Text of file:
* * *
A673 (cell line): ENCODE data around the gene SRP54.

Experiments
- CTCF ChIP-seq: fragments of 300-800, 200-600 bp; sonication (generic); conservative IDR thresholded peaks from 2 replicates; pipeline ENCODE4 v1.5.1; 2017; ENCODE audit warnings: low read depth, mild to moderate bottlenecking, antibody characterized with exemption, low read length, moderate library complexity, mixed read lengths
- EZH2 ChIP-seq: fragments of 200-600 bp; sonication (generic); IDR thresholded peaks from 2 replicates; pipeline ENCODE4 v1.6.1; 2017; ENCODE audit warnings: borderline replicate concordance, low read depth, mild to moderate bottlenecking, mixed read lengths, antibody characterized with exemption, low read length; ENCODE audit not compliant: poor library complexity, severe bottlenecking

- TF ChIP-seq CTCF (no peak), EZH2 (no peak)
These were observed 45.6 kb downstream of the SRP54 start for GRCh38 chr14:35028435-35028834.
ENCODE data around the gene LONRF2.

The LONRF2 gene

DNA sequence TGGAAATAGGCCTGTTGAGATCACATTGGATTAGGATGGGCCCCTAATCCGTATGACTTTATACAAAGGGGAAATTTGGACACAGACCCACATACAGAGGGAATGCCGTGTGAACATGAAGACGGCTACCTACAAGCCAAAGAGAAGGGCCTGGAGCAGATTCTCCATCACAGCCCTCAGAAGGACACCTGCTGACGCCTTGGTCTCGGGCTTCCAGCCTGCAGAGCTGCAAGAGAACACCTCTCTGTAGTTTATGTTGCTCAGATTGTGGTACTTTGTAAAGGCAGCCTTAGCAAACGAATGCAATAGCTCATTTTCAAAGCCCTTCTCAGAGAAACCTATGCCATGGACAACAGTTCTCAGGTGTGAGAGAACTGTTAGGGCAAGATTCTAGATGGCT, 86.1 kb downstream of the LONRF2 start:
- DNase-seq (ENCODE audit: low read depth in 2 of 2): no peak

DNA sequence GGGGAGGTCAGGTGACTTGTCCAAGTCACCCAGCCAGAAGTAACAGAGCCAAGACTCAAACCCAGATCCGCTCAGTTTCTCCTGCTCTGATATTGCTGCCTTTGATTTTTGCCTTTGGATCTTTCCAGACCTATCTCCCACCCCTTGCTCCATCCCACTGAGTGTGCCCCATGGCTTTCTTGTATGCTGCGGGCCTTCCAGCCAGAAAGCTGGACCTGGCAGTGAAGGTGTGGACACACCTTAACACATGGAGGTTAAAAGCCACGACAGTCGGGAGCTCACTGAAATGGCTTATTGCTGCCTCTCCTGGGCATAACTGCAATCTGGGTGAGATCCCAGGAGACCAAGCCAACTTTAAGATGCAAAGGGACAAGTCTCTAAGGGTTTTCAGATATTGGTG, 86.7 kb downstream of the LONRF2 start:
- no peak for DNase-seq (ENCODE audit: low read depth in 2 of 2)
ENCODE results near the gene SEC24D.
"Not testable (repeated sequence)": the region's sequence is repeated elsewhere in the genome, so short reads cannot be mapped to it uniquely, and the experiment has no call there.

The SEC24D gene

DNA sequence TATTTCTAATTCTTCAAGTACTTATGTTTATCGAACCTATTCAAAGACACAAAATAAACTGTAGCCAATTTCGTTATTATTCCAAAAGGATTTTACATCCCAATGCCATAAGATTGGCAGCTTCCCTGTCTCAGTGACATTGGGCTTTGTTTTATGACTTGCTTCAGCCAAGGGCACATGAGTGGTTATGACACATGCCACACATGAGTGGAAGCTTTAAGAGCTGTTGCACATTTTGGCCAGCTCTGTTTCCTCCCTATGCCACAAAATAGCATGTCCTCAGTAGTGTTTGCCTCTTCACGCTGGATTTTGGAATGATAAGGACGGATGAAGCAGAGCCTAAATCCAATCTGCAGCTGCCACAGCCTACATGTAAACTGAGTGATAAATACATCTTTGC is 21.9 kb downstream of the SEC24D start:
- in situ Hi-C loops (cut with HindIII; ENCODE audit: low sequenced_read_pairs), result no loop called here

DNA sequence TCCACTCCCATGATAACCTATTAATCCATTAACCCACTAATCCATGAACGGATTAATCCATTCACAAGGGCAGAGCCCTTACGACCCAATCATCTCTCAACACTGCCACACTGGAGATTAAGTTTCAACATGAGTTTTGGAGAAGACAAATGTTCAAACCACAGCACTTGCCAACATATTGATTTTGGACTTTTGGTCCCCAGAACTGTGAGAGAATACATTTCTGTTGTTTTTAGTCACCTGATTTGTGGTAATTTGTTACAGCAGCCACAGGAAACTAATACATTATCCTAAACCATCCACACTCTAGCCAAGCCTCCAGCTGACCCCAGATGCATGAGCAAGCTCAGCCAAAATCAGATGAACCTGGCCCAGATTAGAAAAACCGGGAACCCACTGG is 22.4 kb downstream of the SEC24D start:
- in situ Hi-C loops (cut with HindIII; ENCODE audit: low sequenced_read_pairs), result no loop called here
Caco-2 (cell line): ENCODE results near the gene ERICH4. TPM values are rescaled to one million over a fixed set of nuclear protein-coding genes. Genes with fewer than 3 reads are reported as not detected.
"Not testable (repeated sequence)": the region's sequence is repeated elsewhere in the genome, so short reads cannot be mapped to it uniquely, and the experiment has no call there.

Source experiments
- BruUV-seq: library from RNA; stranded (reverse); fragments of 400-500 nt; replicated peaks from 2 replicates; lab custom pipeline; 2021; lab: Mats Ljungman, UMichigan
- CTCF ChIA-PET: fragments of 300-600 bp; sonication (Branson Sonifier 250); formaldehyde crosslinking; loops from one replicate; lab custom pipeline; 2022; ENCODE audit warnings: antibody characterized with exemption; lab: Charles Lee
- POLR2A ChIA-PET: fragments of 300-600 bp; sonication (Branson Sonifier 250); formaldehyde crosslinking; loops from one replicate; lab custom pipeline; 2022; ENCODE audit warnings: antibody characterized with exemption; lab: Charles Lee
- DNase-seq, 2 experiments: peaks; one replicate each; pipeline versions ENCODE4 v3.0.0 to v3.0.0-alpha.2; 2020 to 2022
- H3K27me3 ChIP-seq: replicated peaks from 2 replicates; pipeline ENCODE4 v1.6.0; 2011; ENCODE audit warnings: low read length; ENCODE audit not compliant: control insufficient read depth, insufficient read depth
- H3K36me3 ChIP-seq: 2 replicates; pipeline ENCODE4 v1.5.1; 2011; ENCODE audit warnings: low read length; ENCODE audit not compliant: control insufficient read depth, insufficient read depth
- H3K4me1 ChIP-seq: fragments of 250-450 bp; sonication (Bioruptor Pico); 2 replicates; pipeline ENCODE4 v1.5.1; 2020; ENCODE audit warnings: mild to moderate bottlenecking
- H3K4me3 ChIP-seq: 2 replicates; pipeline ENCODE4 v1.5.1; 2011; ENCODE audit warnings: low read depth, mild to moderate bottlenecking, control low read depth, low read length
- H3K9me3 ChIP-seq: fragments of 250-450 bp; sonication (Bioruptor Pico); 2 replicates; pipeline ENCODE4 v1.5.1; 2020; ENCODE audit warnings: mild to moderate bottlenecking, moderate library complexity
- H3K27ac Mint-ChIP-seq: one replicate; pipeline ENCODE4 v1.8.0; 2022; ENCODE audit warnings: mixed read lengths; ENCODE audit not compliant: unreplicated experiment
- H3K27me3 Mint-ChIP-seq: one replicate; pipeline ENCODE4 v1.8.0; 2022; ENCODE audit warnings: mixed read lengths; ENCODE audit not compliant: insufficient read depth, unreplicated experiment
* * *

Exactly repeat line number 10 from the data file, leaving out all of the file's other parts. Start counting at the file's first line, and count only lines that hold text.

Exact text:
- DNase-seq (ENCODE audit: low read depth in 2 of 2): no peak